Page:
Full-time equivalent (FTE) or whole time equivalent (WTE) is a unit that indicates the workload of an employed person (or student) in a way that makes workloads or class loads comparable across various contexts.
The Halifax Gazette was Canada's first newspaper, established on March 23, 1752, in Halifax, Nova Scotia.
The Hansard Society was formed in 1944 to promote parliamentary democracy.
The House of Commons is the lower house of the Parliament of the United Kingdom.
The Isle of Man (Ellan Vannin), also known simply as Mann (Mannin), is a self-governing British Crown dependency in the Irish Sea between the islands of Great Britain and Ireland.
John Almon (17 December 1737 – 12 December 1805) was an English journalist and writer on political subjects, notable for his efforts to secure the right to publish reports on the debates in Parliament.
John Debrett (d. 1822) was an English publisher and compiler.
John Wilkes (17 October 1725 – 26 December 1797) was an English radical, journalist, and politician.
Joseph Howe, (December 13, 1804 – June 1, 1873) was a Nova Scotian journalist, politician, public servant, and poet.
The King's Bench Prison was a prison in Southwark, south London, England, from medieval times until it closed in 1880.
The languages of the European Union are languages used by people within the member states of the European Union (EU).
The Legislative Council of Brunei (Malay: Majlis Mesyuarat Negara Brunei (مجليس مشوارت نڬارا بروني)) is a national unicameral legislature of Brunei.
The Legislative Council of the Hong Kong Special Administrative Region (LegCo) is the unicameral parliamentary legislature of the Hong Kong Special Administrative Region of the People's Republic of China.
The Liberal Party of Canada (Parti libéral du Canada), colloquially known as the Grits, is the oldest federal political party in Canada.
This is a list of official government gazettes for current and former British colonies or protectorates.
The Lord Mayor of London is the City of London's mayor and leader of the City of London Corporation.
Machine translation, sometimes referred to by the abbreviation MT (not to be confused with computer-aided translation, machine-aided human translation (MAHT) or interactive translation) is a sub-field of computational linguistics that investigates the use of software to translate text or speech from one language to another.
A member of parliament (MP) is the representative of the voters to a parliament.
A minister is a politician who heads a government department, making and implementing decisions on policies in conjunction with the other ministers.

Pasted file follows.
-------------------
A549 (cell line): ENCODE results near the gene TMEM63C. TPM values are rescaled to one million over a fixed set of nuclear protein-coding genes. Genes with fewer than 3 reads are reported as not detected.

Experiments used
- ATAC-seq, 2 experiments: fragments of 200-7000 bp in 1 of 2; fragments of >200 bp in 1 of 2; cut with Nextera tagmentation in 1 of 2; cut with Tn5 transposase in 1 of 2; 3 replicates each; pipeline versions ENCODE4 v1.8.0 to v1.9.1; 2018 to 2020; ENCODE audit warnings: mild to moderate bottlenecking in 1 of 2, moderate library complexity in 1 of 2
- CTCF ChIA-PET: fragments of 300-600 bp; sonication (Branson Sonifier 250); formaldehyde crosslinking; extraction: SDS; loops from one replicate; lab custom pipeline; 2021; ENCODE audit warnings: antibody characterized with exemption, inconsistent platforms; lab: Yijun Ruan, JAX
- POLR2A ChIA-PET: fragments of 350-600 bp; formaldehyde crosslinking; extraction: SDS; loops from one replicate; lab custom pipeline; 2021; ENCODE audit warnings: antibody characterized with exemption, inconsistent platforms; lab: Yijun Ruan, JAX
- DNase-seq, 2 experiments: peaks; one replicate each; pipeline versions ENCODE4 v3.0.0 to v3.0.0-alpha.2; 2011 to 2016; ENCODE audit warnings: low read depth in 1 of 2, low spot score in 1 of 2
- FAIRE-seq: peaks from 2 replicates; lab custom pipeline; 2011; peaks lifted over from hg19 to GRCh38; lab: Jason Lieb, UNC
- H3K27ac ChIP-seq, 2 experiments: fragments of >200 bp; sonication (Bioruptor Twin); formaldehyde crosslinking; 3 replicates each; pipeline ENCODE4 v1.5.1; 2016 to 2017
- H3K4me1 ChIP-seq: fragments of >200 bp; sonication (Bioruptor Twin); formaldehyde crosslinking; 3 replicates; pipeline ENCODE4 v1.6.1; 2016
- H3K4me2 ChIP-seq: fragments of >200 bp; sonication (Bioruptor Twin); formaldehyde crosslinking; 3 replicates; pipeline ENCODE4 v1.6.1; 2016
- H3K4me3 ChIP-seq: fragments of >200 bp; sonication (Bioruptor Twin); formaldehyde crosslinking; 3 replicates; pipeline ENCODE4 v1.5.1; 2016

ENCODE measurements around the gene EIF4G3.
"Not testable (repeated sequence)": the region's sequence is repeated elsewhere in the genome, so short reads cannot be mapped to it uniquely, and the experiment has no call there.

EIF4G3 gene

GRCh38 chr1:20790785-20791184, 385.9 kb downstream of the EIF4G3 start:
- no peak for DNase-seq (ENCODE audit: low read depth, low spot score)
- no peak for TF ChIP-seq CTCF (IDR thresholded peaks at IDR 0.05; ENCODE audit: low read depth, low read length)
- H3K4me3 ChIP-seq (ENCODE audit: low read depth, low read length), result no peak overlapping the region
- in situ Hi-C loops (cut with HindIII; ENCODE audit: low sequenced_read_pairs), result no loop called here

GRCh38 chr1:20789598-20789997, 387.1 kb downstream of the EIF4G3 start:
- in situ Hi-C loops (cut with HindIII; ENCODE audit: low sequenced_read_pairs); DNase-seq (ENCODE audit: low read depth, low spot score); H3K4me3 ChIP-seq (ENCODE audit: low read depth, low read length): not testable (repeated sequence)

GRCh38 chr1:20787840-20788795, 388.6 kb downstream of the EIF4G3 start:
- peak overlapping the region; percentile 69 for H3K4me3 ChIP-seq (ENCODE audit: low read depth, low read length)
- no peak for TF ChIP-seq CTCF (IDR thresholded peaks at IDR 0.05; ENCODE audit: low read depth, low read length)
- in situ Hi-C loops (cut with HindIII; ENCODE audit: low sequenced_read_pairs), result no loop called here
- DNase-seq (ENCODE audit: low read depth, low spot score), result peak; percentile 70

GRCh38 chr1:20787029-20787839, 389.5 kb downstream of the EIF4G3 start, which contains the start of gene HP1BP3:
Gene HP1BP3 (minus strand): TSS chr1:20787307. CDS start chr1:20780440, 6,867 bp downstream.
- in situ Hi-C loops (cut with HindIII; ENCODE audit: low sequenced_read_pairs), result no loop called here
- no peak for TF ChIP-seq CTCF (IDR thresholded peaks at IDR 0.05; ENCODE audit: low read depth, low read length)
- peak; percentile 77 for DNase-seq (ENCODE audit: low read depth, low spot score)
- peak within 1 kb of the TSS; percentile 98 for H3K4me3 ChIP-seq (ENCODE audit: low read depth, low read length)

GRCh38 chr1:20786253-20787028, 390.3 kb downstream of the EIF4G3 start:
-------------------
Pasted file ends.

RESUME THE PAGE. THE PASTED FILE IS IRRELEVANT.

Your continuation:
The National Assembly is the lower house of the Parliament of Kenya.
The National Assembly (Assemblée nationale) is Mauritius's unicameral legislature, which was called the Legislative Assembly until 1992, when the country became a republic.
The National Assembly is the lower chamber of Namibia's bicameral Parliament.
The National Assembly of the Federal Republic of Nigeria is a bicameral legislature established under section 4 of the Nigerian Constitution.
The National Assembly of Tanzania (Bunge la Tanzania) and the President of the United Republic make up the Parliament of Tanzania.
The National Parliament of Papua New Guinea is the unicameral national legislature in Papua New Guinea.
The New Zealand House of Representatives is a component of the New Zealand Parliament, along with the Sovereign (represented by the Governor-General).
The New Zealand Parliament (Pāremata Aotearoa) is the legislature of New Zealand, consisting of the Queen of New Zealand (Queen-in-Parliament) and the New Zealand House of Representatives.
Newgate Prison was a prison in London, at the corner of Newgate Street and Old Bailey just inside the City of London.
An obscenity is any utterance or act that strongly offends the prevalent morality of the time.
The Office of the Clerk of the House of Representatives is a New Zealand Public Sector Organisation.
The official languages of Canada are English and French, which "have equality of status and equal rights and privileges as to their use in all institutions of the Parliament and Government of Canada," according to Canada's constitution.
A parallel text is a text placed alongside its translation or translations.
The Parliament of Australia (officially the Federal Parliament; also known as the Commonwealth Parliament or just Parliament) is the legislative branch of the government of Australia.
The Parliament of Barbados is the national legislature of Barbados.
The Parliament of Botswana consists of the President and the National Assembly.
The Parliament of Canada (Parlement du Canada) is the federal legislature of Canada, seated at Parliament Hill in Ottawa, the national capital.
The Parliament of Ghana is the legislative body of the Government of Ghana.
The Parliament of Jamaica is the legislative branch of the government of Jamaica.
The Parliament of Malaysia (Parlimen Malaysia) is the national legislature of Malaysia, based on the Westminster system.